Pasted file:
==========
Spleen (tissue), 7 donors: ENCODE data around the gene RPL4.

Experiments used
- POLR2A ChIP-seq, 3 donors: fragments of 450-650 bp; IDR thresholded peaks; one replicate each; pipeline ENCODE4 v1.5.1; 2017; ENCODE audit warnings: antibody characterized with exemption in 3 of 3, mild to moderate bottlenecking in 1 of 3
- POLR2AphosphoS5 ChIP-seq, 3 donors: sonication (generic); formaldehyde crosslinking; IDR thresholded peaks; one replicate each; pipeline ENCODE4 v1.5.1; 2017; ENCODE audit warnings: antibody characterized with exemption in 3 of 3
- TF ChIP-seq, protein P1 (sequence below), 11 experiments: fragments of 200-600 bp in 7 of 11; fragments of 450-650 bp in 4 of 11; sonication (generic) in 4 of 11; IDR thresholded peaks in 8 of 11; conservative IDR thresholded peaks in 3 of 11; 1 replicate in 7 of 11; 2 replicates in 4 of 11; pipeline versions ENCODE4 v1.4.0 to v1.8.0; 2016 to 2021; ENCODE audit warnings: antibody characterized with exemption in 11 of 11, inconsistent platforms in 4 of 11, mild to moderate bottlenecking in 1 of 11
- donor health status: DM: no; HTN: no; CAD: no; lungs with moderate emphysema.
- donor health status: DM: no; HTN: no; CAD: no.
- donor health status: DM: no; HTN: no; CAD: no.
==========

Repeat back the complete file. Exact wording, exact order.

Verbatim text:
Spleen (tissue), 7 donors: ENCODE data around the gene RPL4.

Experiments used
- POLR2A ChIP-seq, 3 donors: fragments of 450-650 bp; IDR thresholded peaks; one replicate each; pipeline ENCODE4 v1.5.1; 2017; ENCODE audit warnings: antibody characterized with exemption in 3 of 3, mild to moderate bottlenecking in 1 of 3
- POLR2AphosphoS5 ChIP-seq, 3 donors: sonication (generic); formaldehyde crosslinking; IDR thresholded peaks; one replicate each; pipeline ENCODE4 v1.5.1; 2017; ENCODE audit warnings: antibody characterized with exemption in 3 of 3
- TF ChIP-seq, protein P1 (sequence below), 11 experiments: fragments of 200-600 bp in 7 of 11; fragments of 450-650 bp in 4 of 11; sonication (generic) in 4 of 11; IDR thresholded peaks in 8 of 11; conservative IDR thresholded peaks in 3 of 11; 1 replicate in 7 of 11; 2 replicates in 4 of 11; pipeline versions ENCODE4 v1.4.0 to v1.8.0; 2016 to 2021; ENCODE audit warnings: antibody characterized with exemption in 11 of 11, inconsistent platforms in 4 of 11, mild to moderate bottlenecking in 1 of 11
- donor health status: DM: no; HTN: no; CAD: no; lungs with moderate emphysema.
- donor health status: DM: no; HTN: no; CAD: no.
- donor health status: DM: no; HTN: no; CAD: no.